December 11, 2006

Coordination of unlikes

Geoff Pullum's recent discussion of "grave and deteriorating" in the Iraq Study Group report returns us to the topic of the coordination of unlikes, which I last blogged about in a long posting about "failures of parallelism".  Geoff argues with some care that "grave" in this example is an adjective, while "deteriorating" is a verb form; "grave and deteriorating" is therefore a violation of the Category Likeness condition (requiring that conjuncts be of like category) that many people assume rigidly governs coordination.  Things aren't as simple as we'd like them to be.

For a while now, I've been collecting examples of coordinations that violate Category Likeness.  Here's a sampling of types that you can find in English.

I'll start with the ISG example:

(1) AdjP + Ving: The situation in Iraq is grave and deteriorating.

Here the coordination is in the predicate complement of BE; it's a coordination of a predicate adjective and a progressive verb form.  Two famous examples from the syntax/semantics literature similarly have coordination in a predicate complement of BE:

(2) NP + Ving: The temperature is ninety (degrees) and rising.

(3) NP + AdjP: He is a Republican and proud of it.

(Example (2), with a predicate NP conjoined with a progressive verb form, became famous through the work of Barbara Partee, example (3), with a predicate NP conjoined with a predicate AdjP, in the HPSG literature.)

From (3), we might speculate that what allows coordination of unlikes there is at least in part semantic: the NP and AdjP there both denote properties that are predicated of the subject.  Now in English, PPs can also be used this way, and here's a coordination of predicate AdjP and PP:

(4) AdjP + PP: ... her colleague Steven Chillrud, who was both afraid of heights and on vacation ... (New Yorker Talk of the Town piece, 8/28/06, p. 22)

On the basis of (4), we can concoct PP versions of (1) and (2): first, with the PP in place of the progressive:

(5) AdjP + PP: The situation in Iraq is grave and in decline. [invented]

(6) NP + PP: The temperature is ninety (degrees) and on the rise. [invented]

and then with the PP in place of the AdjP/NP:

(7) PP + Ving: The situation in Iraq is in crisis and deteriorating. [invented]

(8) PP + Ving: The temperature is at a record high and rising. [invented]

There's a lot more to be said about these predicate examples, but I'll pass on to some of other types.

One fairly common type conjoins two different kinds of purpose expressions: infinitival VPs and PPs with the preposition for:

(9) VPinf + PP: These [recommendations] include the proposals to enlist the help of Iraq's neighbors and for bolder peacemaking in Palestine. (leader in the Economist, 12/9/06, p. 11)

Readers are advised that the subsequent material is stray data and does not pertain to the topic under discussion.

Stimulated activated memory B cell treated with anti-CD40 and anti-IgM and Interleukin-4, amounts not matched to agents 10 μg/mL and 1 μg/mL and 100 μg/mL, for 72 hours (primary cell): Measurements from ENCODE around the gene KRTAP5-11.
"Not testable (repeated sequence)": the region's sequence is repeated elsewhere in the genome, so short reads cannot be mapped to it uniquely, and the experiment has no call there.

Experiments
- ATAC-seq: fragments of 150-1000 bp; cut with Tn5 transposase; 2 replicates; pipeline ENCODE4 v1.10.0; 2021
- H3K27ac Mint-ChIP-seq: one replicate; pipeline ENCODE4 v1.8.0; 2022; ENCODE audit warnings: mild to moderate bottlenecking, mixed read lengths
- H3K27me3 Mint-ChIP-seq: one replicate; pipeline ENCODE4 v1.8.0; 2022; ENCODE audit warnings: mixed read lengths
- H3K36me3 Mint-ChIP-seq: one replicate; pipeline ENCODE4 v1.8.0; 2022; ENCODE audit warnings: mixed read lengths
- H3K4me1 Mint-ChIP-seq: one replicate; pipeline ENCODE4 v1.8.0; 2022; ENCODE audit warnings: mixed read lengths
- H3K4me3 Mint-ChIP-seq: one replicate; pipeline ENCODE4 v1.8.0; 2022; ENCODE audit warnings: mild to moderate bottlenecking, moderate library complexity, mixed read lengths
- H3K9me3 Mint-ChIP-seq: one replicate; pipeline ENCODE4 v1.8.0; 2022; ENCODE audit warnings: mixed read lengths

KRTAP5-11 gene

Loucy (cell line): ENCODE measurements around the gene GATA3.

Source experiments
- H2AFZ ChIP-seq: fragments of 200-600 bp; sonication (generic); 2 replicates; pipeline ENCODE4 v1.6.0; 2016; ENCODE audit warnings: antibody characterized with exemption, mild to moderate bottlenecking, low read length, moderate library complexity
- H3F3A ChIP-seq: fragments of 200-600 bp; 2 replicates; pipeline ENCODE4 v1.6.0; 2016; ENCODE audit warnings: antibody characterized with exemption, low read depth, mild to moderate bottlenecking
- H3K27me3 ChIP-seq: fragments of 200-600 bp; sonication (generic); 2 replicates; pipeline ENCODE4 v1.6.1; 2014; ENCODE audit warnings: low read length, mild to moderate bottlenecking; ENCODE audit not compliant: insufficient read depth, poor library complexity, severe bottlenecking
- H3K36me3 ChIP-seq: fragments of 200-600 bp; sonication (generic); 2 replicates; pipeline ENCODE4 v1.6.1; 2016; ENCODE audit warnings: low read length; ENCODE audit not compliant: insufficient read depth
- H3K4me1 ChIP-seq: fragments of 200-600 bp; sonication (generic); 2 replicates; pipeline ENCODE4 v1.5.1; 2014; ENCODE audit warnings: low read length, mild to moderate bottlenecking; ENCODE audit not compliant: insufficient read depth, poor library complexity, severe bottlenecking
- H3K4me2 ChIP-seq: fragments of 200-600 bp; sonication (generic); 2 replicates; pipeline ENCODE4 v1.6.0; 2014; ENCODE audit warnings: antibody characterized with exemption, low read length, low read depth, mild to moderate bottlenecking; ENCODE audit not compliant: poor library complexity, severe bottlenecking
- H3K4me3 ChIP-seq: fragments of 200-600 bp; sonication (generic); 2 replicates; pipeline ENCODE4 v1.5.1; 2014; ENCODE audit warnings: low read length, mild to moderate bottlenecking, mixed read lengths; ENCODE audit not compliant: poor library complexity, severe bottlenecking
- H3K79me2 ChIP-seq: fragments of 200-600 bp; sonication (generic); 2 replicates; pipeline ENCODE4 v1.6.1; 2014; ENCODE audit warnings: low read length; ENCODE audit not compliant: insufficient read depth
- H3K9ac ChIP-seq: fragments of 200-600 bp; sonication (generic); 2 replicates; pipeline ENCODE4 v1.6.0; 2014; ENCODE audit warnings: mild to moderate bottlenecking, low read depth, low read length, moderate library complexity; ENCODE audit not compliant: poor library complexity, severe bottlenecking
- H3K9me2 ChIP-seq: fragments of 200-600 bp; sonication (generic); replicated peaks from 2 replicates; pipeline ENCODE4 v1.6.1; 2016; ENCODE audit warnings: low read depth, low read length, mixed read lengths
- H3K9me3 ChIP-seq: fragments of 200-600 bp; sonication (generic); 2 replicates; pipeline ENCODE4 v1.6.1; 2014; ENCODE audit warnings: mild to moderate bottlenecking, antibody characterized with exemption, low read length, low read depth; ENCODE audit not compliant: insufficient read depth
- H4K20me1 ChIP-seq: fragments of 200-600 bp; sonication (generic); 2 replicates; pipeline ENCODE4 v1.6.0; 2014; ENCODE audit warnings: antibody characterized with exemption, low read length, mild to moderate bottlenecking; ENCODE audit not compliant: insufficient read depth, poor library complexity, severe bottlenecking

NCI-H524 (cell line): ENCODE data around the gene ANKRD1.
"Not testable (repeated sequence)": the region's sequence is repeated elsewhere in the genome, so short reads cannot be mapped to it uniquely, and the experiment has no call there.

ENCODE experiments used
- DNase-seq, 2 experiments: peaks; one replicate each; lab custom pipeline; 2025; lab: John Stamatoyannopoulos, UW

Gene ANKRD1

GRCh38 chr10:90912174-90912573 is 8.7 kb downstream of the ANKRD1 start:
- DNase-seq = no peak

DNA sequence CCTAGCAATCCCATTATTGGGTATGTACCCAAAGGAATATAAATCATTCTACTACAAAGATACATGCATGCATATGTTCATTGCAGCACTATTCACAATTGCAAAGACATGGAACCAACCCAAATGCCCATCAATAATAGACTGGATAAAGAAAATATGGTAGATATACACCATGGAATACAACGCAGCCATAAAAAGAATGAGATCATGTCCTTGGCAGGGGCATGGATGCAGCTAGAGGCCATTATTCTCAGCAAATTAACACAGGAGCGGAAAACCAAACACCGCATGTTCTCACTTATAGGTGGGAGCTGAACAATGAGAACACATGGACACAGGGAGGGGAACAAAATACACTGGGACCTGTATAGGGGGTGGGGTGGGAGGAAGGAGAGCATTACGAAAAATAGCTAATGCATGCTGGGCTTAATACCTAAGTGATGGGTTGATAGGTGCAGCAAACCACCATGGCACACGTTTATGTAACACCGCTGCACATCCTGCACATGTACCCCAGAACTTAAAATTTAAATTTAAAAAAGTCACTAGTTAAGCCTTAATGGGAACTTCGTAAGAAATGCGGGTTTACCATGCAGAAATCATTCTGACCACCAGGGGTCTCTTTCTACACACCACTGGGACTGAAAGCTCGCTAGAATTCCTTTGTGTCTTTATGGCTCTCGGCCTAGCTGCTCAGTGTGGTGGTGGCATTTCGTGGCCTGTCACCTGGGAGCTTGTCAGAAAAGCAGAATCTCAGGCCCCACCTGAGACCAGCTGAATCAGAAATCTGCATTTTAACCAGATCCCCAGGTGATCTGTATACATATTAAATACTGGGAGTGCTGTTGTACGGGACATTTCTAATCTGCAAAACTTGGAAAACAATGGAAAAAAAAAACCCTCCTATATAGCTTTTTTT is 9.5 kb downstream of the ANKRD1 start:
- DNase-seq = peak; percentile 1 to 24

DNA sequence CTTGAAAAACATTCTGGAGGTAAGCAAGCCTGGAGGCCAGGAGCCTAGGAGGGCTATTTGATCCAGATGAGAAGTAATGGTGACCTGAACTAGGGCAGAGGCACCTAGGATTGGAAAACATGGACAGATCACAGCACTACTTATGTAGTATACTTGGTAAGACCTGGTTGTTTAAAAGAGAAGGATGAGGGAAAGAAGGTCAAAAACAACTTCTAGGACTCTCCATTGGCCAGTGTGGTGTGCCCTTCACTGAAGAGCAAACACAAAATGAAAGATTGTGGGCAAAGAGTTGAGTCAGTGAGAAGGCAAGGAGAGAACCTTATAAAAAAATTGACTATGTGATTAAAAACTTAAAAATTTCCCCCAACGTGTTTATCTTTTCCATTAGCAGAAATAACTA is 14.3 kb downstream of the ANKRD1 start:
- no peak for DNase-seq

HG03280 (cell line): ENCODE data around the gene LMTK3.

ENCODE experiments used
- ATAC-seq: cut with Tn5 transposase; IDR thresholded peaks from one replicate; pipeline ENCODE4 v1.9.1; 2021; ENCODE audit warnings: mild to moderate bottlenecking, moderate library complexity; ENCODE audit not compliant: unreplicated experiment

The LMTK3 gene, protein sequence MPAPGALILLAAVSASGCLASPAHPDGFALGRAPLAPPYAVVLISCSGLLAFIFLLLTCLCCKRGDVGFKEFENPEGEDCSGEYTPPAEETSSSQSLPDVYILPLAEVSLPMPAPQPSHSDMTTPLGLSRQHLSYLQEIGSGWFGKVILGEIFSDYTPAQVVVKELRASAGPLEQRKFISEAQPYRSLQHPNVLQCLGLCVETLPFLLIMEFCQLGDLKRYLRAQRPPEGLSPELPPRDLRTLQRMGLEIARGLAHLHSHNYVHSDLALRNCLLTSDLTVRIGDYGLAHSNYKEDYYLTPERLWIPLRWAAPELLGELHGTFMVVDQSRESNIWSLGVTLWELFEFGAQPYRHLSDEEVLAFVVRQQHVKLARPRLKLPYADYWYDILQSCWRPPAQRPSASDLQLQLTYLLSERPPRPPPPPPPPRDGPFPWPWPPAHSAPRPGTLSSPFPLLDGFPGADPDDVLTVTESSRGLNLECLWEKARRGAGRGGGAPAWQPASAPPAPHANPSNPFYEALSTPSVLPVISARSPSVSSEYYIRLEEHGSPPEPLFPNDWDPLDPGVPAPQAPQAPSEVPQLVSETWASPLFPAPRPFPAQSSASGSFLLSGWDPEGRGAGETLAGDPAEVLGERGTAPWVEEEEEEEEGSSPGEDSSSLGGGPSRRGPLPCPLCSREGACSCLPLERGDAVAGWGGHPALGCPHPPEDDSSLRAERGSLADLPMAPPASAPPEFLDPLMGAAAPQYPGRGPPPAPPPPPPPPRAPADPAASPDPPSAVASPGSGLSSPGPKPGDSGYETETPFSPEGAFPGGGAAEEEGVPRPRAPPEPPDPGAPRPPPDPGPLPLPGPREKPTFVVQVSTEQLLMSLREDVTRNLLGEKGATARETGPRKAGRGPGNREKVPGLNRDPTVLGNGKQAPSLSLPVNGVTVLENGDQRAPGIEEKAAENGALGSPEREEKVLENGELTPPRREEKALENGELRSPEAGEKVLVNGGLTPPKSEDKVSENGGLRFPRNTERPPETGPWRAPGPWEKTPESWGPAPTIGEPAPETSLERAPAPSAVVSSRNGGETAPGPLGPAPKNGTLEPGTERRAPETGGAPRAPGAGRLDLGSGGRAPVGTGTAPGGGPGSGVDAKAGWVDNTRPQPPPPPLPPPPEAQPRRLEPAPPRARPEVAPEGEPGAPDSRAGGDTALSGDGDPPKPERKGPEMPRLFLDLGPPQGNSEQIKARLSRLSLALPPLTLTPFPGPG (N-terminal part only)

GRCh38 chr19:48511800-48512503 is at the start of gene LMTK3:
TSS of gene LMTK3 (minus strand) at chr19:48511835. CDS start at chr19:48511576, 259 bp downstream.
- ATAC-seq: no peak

(10) PP + VPinf: ... fighting for prisoners' rights and to change the system. (Mary Ambrose, announcing her "Your Call" radio program on KALW, 6/7/06)

(11) PP + VPinf: Her only visits to the hospital had been for a variety of broken bones and to deliver her two children. ("Diagnosis" column in NYT Magazine, 4/25/05, p. 36)

An earlier posting on astounding ccordinations had an example of this type:

(12) PP + VPinf: ... designed for closeness, comfort, and to clean itself automatically (Remington shaver commercial, heard 21/21/04)

A related type conjoins an infinitival VP of purpose with an adverbial subordinate clause of purpose:

(13) VPinf + so-Clause: The railroad magnate and future founder of Stanford University expanded it [the Leland Stanford Mansion in Sacramento] to 19,000 square feet to accommodate his growing family and so he could use the mansion for receptions and other official duties. (AP story printed in the Palo Alto Daily News, 7/4/05, p. 6)

Other sorts of adverbials of unlike category can be conjoined: an adverbial subordinate clause of reason (with because) plus a participial absolute expressing reason:

(14) because-Clause + AbsoluteClause: Because I had to stay overnight and this being New England, the only place to stay was a bed-and-breakfast. (Sarah Vowell, Assassination Vacation, p. 1)

or a temporal PP with a temporal participial adjunct:

(15) PP + VPing: After a tender love affair with the wife of an innkeeper, and having renamed himself for a short while with the eccentric pseudonym of 'Lesbonico Pegasio', he [Lorenzo Da Ponte] appears again in Vienna as 'poet' to the Burg theatre, and the favourite of Emperor Joseph II. (John Mortimer, Where There's a Will, pp. 10-11)

A final type has two kinds of verb complements in coordination: a PP (in both my recent examples, with the preposition about) and a that-clause:

(16) PP + that-Clause: Writing in Annals of Internal Medicine, the researchers reported that doctors often did not know about the results or even that a test had been ordered ... (NYT Science Times, 7/19/05, p. D6)

(17) PP + that-Clause: "Meantime," Carswell piped up, "I don't need to remind you about making that apology, or that you're still on suspension?" (Ian Rankin, A Question of Blood, p. 303)

An earlier posting on astounding coordinations cited a similar example in which the PP was in:

(18) PP + that-Clause: Kirk Arnott, assistant managing editor [of the Columbus Dispatch], is the language cop or watchdog of the Dispatch.  He believes in informal and conversational language, and that his paper should be as conversational as possible, to be accessible and clear to readers. (MacNeil & Cran, Do You Speak American?, p. 61)

There are four large groupings in this inventory: the predicate examples, the purpose complement examples, various coordinations of adverbials, and verb complements.  Overall, what we should conclude from these cases is that similarity in function and meaning can at least sometimes trump differences in syntactic category.  But, yes, there are a lot of details to work out.

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Posted by Arnold Zwicky at December 11, 2006 01:51 PM